When food inflation became main course on MPC menu

RBI Governor Shaktikanta Das. (ANI)
RBI Governor Shaktikanta Das. (ANI)


Members of RBI's monetary policy committee believe it is too early to take their eyes off inflation, especially given the volatility in food inflation

Concerns that volatile food prices could hurt the battle against inflation dominated the latest meeting of the central bank's rate-setting committee, minutes released on Friday showed, compelling the panel to hold the policy rate.

While headline inflation measured by the consumer price index (CPI) cooled a bit from 5.1% in January to 5.09% in February, food inflation rose from 7.58% in January to 7.76%. Food inflation rose primarily driven by vegetables, eggs, meat and fish, the Reserve Bank of India’s (RBI) monetary policy committee (MPC) said.

March inflation numbers, released a week after the MPC meeting, showed that headline inflation further cooled to 4.85%, while food inflation remained sticky at 7.68%.

“Overlapping food price shocks, apart from imparting volatility to headline inflation, may also result in spillovers to core inflation," RBI governor Shaktikanta Das said, according to the minutes of the six-member committee's meeting on 3-5 April.

Retail inflation has stayed within RBI’s flexible inflation target of 2-6% for the seventh consecutive month. The RBI has, however, reiterated the inflation target is 4% and the central bank would look for durable signs of deceleration in inflation.

“This success in the disinflation process should not distract us from the vulnerability of the inflation trajectory to the frequent incidences of supply side shocks, especially to food inflation due to adverse weather events and other factors," said Das.

According to Das, lingering geo-political tensions and their impact on commodity prices and supply chains also add to uncertainties in the inflation trajectory. These, he said, call for monetary policy actions to tread the last mile of disinflation with extreme care.

Deputy governor Michael Patra said recent inflation data and high-frequency data on food prices show that food inflation risks remain elevated. He said the leeway from steady softening of core inflation and fuel price deflation would not necessarily lead to a faster alignment of the headline with the target.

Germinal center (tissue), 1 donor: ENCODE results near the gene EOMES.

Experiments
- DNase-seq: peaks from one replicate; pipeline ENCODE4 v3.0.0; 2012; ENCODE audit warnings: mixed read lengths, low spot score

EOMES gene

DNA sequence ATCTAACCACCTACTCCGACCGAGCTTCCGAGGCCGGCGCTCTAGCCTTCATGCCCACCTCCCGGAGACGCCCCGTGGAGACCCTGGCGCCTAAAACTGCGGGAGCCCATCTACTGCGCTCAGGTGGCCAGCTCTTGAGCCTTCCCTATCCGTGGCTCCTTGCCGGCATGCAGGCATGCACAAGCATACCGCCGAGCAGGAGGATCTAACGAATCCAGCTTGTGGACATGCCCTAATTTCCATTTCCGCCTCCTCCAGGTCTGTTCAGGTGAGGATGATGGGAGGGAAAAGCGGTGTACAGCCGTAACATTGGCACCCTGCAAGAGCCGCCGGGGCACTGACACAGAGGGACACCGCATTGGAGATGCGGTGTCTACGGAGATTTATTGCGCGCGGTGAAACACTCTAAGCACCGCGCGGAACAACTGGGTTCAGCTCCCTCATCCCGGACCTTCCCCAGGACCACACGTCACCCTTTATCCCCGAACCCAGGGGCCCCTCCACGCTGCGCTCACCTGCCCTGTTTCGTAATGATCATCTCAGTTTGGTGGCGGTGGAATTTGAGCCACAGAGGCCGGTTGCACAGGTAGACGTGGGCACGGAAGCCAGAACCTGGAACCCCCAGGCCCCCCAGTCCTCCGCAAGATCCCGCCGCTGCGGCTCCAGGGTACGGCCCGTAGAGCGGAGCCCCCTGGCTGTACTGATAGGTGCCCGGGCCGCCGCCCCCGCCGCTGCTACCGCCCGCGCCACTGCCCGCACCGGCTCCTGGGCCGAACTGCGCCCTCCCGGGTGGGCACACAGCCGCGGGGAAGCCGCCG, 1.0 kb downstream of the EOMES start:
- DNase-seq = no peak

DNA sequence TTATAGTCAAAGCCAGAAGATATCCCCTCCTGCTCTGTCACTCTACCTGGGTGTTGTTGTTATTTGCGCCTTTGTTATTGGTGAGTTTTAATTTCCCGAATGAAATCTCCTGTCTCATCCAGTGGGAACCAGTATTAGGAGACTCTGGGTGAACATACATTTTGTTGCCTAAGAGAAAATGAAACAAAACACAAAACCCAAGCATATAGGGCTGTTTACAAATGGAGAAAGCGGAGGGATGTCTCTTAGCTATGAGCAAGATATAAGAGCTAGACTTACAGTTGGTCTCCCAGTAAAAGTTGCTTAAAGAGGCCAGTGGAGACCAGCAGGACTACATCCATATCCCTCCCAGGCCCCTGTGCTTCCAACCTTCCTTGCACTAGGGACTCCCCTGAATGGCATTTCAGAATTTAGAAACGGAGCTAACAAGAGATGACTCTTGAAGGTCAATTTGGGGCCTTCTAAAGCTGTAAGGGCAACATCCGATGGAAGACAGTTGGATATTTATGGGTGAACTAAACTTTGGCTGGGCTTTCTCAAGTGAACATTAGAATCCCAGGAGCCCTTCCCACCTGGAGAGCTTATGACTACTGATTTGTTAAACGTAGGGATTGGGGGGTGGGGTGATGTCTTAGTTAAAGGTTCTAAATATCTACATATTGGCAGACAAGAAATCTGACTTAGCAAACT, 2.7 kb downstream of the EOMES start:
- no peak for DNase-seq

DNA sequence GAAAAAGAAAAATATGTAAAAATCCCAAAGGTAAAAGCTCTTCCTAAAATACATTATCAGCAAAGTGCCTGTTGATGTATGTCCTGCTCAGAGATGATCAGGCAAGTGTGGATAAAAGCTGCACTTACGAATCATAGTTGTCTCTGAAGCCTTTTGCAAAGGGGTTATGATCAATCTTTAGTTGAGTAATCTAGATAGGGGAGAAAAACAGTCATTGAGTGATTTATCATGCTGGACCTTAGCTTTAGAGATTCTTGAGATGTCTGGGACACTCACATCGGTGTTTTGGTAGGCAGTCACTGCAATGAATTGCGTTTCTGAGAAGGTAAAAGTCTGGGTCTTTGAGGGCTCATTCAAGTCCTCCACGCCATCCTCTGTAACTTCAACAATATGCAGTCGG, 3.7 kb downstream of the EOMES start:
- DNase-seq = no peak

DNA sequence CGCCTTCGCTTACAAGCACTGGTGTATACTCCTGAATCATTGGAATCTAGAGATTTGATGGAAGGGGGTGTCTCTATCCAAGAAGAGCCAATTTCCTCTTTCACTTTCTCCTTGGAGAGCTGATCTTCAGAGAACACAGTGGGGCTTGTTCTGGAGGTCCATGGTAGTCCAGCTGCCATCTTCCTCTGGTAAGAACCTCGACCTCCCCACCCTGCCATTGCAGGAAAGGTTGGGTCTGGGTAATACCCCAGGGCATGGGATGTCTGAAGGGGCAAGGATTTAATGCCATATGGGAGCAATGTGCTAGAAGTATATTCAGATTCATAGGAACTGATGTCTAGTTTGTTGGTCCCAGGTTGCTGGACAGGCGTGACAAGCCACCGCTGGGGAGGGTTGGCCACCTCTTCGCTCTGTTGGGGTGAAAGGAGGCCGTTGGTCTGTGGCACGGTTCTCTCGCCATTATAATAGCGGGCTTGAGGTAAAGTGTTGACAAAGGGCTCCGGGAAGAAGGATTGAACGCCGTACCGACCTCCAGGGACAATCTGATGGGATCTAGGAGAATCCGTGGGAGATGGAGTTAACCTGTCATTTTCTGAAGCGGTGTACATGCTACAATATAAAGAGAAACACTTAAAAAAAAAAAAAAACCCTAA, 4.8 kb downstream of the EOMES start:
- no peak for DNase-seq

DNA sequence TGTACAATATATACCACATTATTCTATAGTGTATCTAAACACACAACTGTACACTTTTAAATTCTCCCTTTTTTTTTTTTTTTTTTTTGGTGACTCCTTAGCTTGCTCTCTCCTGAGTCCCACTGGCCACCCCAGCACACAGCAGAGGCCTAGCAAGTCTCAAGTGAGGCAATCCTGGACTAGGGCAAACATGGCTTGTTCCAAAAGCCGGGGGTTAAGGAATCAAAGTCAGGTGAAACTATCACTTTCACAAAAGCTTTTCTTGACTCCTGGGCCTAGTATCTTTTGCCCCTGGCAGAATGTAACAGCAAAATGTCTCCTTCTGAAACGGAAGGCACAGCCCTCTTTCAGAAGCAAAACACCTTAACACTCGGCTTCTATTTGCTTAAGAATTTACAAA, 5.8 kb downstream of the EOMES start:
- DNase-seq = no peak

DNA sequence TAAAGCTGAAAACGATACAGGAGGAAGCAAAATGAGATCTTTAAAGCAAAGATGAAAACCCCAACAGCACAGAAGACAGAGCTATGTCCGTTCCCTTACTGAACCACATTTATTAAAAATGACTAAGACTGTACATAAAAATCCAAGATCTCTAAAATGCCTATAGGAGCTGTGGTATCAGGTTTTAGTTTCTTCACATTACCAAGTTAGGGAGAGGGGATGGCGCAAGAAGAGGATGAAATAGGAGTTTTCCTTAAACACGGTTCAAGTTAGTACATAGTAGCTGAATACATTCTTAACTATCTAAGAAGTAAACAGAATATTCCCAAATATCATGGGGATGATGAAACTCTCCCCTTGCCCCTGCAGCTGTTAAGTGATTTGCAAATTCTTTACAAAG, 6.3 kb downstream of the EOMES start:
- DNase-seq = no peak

Patra expects headline inflation to remain nearer to 6% until favourable base effects come into play in the second quarter of FY25. The MPC projected retail inflation to decline to 3.8% in Q2 FY25, before breaching the 4% mark again in the next two quarters.

“Hence, conditions are not yet in place for any let-up in the restrictive stance of monetary policy. Downward pressure on inflation must be maintained until a better balance of risks becomes evident and the layers of uncertainty clouding the near-term clear away," said Patra.

For FY25, RBI has estimated inflation at 4.5%. Going by the second advance estimates of FY24 GDP growth at 7.6%, the average growth over the last three years would come to 8%. Growth in FY25, estimated by RBI at 7%, would thus be affected by some base effect, Mint reported earlier in April.

According to RBI executive director and MPC memberRajiv Ranjan, although low core inflation would further the disinflation process, concerns remain on food inflation outlook.

“We need to remain watchful on upside risks to inflation outlook from adverse climatic factors, supply side shocks and geopolitical events. Going ahead, while monetary policy seems to be on the right track, it is too early to ease guard against inflation," said Ranjan.

He believes that the MPC needs to gain more confidence on the macroeconomic numbers for FY25 and their nuances. “We are just at the beginning of the financial year," he said. “Return of inflation to the 4% target is our objective and having come this far, it is not far from sight. Instead of haste for policy action, patience is the need of the hour."

External member Ashima Goyal said India did not have a tight labour market but recurrent food price shocks created persistent inflation. Goyal said that a rapid rise in repo rates, as well as government supply-side action, helped anchor inflation expectations.

Fellow member Jayanth Varma reiterated what he said in the last meeting. He said that despite an uptick in crude oil prices, the outlook for inflation continues to be benign. “I remain convinced that a real interest rate of 1-1.5% would be sufficient to glide inflation to the target of 4%. The current real policy rate of 2% (based on projected inflation for 2024-25) is therefore excessive," said Varma, the sole dissenter on stance as well as the repo rate pause.

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